There are two possible areas where they will be used: customer-facing applications and enterprise software.
Since the multimedia client controls do not depend on the browser to operate, RIAs will run inside or outside of the browser. For instance, XAML will enable browser-based or browserless applications out of the box, and Macromedia's fledgling Central project provides Flash-based applications that run outside of the browser, sitting on the desktop and connecting to the internet sporadically to update information that is held on the client.
Tom Ilube, chief information officer at online bank Egg, has already demonstrated a prototype browserless XAML-based application that includes account information and videoconferencing with customer service staff in a single window.
One of the advantages of an RIA is that it is constantly connected, he said, and notifications from the server can spark useful desktop animations. "If the Egg banking system detects something, it can let me know in real time what is happening," he said.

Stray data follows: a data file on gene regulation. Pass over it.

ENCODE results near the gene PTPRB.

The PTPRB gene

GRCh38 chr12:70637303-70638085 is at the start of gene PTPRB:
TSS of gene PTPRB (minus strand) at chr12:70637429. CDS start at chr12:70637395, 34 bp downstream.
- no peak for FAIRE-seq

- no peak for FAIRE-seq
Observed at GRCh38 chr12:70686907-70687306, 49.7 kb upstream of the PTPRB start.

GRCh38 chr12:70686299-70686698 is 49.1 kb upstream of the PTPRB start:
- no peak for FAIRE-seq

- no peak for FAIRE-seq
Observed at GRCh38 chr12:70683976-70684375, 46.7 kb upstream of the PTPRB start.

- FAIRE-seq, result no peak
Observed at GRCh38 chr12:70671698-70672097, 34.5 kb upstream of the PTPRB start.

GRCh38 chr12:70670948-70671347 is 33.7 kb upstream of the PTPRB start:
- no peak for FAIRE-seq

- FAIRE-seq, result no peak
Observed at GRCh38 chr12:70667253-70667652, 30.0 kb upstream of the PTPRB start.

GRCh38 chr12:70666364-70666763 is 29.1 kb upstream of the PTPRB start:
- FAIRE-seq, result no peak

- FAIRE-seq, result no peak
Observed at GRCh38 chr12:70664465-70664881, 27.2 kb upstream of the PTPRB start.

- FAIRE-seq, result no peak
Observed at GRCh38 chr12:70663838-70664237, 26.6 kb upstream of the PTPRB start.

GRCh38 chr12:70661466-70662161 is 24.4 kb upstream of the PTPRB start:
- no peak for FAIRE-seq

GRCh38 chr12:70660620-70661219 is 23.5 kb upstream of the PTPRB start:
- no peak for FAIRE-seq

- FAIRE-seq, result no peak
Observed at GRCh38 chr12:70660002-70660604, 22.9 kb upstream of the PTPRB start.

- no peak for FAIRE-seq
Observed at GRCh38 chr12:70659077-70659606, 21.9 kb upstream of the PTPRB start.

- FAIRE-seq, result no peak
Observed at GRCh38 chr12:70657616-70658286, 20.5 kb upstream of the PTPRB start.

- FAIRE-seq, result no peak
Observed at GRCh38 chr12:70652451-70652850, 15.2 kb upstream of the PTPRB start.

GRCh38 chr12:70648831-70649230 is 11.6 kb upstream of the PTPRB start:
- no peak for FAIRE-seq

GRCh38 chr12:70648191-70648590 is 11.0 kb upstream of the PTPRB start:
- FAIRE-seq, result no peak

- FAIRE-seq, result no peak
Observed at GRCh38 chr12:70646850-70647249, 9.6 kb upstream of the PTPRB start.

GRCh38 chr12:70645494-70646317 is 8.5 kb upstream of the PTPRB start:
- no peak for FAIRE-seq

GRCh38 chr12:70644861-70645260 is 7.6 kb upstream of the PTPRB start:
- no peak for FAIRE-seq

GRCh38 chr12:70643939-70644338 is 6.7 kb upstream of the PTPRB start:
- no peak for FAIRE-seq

Browser-based software does such real-time feedback badly. Dynamic HTML can provide some animation, but browsers differ in their implementations which leads to incompatibilities. Microsoft provides a notification mechanism for enterprise applications, but the possibility for integrating this with innovative user interfaces is limited.
The dangers of rich internet